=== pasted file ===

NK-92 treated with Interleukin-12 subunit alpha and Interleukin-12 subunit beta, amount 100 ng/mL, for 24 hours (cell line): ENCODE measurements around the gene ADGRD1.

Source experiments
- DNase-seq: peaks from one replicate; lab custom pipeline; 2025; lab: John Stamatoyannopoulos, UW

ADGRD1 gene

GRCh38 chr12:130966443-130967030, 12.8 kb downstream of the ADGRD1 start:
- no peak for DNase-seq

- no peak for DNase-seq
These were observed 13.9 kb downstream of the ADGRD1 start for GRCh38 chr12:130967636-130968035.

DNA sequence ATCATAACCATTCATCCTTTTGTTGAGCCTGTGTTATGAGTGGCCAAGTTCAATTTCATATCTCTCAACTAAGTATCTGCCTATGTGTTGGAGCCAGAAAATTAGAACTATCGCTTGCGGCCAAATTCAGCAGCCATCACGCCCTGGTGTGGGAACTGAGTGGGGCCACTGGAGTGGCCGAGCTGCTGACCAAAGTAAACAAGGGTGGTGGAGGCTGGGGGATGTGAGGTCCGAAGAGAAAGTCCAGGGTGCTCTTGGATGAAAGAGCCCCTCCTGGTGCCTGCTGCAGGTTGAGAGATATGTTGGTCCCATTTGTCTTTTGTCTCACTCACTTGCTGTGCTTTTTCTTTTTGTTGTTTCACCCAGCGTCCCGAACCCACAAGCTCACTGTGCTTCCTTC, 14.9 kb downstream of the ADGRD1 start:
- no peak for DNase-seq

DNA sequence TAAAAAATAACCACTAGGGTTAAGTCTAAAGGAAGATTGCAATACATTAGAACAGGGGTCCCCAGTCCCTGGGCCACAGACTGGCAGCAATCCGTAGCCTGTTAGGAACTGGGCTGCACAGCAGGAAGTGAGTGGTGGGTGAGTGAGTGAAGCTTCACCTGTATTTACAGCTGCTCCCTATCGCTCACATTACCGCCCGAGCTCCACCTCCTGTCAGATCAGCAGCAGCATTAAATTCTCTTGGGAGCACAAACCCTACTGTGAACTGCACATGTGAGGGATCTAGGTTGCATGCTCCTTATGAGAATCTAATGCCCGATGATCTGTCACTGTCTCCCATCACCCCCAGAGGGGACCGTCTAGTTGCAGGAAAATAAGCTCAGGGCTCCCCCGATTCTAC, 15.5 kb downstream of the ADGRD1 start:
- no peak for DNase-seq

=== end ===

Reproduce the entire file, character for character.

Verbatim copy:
NK-92 treated with Interleukin-12 subunit alpha and Interleukin-12 subunit beta, amount 100 ng/mL, for 24 hours (cell line): ENCODE measurements around the gene ADGRD1.

Source experiments
- DNase-seq: peaks from one replicate; lab custom pipeline; 2025; lab: John Stamatoyannopoulos, UW

ADGRD1 gene

GRCh38 chr12:130966443-130967030, 12.8 kb downstream of the ADGRD1 start:
- no peak for DNase-seq

- no peak for DNase-seq
These were observed 13.9 kb downstream of the ADGRD1 start for GRCh38 chr12:130967636-130968035.

DNA sequence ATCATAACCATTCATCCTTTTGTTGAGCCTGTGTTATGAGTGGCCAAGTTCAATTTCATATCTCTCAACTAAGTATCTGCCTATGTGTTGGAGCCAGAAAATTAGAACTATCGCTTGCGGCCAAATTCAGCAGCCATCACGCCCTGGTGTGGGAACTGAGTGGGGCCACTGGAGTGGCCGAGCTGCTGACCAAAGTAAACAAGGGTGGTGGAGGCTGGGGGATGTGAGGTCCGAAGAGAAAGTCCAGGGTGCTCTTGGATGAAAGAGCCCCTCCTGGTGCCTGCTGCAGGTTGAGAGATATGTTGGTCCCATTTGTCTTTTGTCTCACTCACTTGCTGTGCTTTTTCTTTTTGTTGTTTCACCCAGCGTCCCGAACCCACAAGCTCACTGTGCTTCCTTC, 14.9 kb downstream of the ADGRD1 start:
- no peak for DNase-seq

DNA sequence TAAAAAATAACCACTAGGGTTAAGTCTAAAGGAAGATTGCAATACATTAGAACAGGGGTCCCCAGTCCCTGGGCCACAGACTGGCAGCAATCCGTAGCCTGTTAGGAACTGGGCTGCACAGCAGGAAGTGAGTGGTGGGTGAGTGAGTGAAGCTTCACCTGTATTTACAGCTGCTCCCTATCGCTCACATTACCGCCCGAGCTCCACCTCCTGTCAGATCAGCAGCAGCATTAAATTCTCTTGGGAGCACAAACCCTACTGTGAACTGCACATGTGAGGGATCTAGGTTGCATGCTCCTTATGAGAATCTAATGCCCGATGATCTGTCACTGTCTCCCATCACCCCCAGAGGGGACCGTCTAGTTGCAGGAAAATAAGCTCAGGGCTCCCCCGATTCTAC, 15.5 kb downstream of the ADGRD1 start:
- no peak for DNase-seq